The trip to at least one of the floating markets near Bangkok is listed as a must-see in every blog, guidebook or website. Just like with most of the popular attractions in Thailand, I found the markets over-hyped. It must have been very interesting place to visit back in the day but mass tourism spoiled it all. It might still be worth to make a one day trip to see those markets but don’t expect any authentic experience there. There are some less-known markets which I heard are much nicer but they are also significantly smaller and more difficult to get to.
CHOOSING THE MARKETS
The floating markets take place on the weekends. Having spent Saturday on Chatuchak market, we had no choice but to continue exploring weekend markets on Sunday, this time aiming for the iconic floating ones.
After an extensive research, I decided to chose Tha Ka: a lesser-known market located off-the-beaten track and Amphawa: a bigger but still supposedly not too crowded market in the vicinity and combine it with a super cool Maeklong railway market. As usual, I intended to do it independently but sadly the plan got pretty messed up.
A MESSY JOURNEY TO THE MARKETS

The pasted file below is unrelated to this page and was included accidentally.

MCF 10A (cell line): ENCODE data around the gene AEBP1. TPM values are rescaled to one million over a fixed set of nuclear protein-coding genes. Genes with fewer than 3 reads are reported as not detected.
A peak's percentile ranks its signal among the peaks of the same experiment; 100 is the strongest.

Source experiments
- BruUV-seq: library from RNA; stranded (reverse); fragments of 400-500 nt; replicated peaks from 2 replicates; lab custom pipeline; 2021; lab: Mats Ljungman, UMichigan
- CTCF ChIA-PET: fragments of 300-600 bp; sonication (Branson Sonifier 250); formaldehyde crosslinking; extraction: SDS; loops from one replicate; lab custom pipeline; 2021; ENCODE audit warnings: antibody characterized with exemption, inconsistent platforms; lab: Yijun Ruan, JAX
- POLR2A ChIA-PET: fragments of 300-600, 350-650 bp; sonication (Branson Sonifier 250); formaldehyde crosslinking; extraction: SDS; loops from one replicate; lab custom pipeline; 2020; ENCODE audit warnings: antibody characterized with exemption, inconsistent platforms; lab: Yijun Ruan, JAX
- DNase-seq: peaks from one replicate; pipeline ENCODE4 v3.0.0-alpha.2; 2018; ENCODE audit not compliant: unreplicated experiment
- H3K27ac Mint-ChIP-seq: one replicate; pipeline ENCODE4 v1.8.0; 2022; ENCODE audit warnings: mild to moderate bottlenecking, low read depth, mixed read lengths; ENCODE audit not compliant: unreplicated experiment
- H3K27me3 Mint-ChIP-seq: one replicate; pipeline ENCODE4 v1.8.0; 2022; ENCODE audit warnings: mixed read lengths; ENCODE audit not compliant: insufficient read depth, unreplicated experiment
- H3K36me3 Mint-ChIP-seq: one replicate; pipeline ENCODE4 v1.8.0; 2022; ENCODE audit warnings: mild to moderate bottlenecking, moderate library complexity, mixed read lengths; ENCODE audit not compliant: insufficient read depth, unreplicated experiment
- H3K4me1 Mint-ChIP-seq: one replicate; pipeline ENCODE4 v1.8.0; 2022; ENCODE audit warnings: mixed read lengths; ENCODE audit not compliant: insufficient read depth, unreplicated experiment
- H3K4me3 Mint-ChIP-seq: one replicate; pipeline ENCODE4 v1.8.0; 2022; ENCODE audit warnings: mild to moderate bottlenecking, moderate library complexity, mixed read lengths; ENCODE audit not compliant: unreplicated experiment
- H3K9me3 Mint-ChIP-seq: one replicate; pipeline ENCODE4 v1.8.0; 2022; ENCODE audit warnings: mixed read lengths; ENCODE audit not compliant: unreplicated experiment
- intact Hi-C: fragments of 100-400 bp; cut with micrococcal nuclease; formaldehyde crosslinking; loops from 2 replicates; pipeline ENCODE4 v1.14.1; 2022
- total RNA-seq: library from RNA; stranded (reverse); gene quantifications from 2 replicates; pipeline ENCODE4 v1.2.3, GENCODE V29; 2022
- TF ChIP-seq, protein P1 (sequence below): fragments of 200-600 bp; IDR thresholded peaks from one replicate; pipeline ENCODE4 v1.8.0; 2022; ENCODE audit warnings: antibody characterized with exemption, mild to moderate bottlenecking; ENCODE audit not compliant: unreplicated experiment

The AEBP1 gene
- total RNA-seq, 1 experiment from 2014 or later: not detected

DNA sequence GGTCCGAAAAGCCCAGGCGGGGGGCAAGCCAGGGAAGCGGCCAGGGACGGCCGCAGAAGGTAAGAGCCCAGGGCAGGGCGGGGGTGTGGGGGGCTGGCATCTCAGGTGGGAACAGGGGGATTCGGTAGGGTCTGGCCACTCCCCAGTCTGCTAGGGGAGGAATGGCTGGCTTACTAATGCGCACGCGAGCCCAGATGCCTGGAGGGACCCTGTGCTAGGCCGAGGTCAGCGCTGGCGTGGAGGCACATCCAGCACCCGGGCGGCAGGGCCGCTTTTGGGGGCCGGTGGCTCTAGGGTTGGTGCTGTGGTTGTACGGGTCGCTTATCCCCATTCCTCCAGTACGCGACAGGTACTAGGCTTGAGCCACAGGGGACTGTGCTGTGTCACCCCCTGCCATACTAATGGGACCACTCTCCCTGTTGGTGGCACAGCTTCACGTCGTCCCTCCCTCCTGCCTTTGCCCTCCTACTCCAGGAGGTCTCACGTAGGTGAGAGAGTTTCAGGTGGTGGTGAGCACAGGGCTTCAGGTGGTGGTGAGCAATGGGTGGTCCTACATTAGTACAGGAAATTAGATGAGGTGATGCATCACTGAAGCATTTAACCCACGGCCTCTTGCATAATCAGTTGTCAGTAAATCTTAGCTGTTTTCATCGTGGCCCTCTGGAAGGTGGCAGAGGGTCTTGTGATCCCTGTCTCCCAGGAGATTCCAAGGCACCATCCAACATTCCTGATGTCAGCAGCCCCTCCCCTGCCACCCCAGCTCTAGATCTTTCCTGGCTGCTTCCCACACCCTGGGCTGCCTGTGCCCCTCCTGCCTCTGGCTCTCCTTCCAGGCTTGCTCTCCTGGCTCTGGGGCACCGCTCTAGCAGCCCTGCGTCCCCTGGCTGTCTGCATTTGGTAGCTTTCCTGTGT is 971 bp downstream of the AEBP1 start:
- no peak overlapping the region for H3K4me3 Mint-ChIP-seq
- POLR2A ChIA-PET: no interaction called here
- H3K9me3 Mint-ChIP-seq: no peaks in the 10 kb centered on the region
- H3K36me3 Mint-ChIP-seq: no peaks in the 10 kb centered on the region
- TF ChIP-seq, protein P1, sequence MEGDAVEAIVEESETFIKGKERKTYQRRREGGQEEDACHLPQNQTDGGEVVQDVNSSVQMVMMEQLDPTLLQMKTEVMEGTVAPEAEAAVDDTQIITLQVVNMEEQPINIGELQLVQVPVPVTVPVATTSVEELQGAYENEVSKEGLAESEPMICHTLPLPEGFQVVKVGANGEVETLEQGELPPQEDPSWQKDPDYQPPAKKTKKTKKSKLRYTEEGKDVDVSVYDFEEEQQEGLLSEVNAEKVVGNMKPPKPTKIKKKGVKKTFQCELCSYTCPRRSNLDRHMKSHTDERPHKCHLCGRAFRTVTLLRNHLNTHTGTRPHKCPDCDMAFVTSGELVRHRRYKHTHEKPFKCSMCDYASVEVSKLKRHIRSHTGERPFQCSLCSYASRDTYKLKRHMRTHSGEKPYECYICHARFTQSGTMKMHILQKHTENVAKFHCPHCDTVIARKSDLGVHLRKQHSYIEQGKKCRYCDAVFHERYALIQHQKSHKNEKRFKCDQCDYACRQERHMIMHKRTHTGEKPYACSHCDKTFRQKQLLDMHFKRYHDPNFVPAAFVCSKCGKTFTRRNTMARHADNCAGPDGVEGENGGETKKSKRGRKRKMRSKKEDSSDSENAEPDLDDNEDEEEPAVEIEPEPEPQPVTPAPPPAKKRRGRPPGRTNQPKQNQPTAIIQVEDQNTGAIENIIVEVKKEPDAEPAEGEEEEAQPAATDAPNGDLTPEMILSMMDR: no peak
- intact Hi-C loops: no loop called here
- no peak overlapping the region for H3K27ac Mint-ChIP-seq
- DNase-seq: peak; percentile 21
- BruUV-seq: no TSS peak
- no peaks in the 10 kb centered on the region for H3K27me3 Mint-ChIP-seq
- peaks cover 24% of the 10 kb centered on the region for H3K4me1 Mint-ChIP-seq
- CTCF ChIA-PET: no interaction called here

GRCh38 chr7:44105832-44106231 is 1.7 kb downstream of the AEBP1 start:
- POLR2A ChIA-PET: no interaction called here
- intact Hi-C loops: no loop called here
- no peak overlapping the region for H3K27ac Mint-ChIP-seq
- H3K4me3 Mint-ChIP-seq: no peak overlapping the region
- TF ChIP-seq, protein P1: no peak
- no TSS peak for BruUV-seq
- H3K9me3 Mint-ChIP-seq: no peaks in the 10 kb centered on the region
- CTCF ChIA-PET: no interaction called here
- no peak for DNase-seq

First of all, we didn’t wake up early enough (I’d think 4.30 am would be optimal). Secondly, we made a mistake of assuming there would be a bus stop somewhere near the National Museum, before the bridge on Chao Phraya river leading to Pinklao New South Bus Terminal. There wasn’t any. We should have walked to the Democracy Monument instead but rather than doing it we wasted ages for crossing the bridge and getting a bus on the other side of the river. We didn’t expect the Pinklao Bus Terminal to be that far (around 30 min ride from Banglampoo) either. There are in fact plenty of buses between the Democracy Monument and Pinklao (35,42,157,171,183).
I believe all of our mistakes could have still been rectified and we would be able to reach our chosen market on time. What actually destroyed our plan completely wasn’t our fault. The buses to the floating markets started running at 6 am. There were a few ticket stalls at the bus station (at the platform): some selling 90 baht tickets for a 966 minivan and some 70 baht tickets for a bus number 78.
Confusingly, the lady selling us the ticket told us the bus goes to Damnoen Saduak, the biggest floating market which due to mass tourism turned into parody of itself. However, she was holding a leaflet with the names of Amphawa (the second largest, evening market which we wanted to see) and Maeklong market (the railway market from which we were supposed to take a songthaew to the quiet Tha Kha market). We asked whether we could get to the railway market by this bus and we were assured that we would.
However, after a 2 hour drive we arrived at Damnoen Saduak where we were told to leave the bus. When I started arguing I was told the only way for me to get to my destination was to take a 20 baht songthaew to Maekhlong.
A SHORT GLANCE AT THE MOST FAMOUS MARKET
As we already ended up near that famous market and it was still morning (though a late one), we decided to give it a quick glance before moving on. Doing it quickly wasn’t possible, though as getting there involved walking for 2 km along, arguably, quite a nice canal.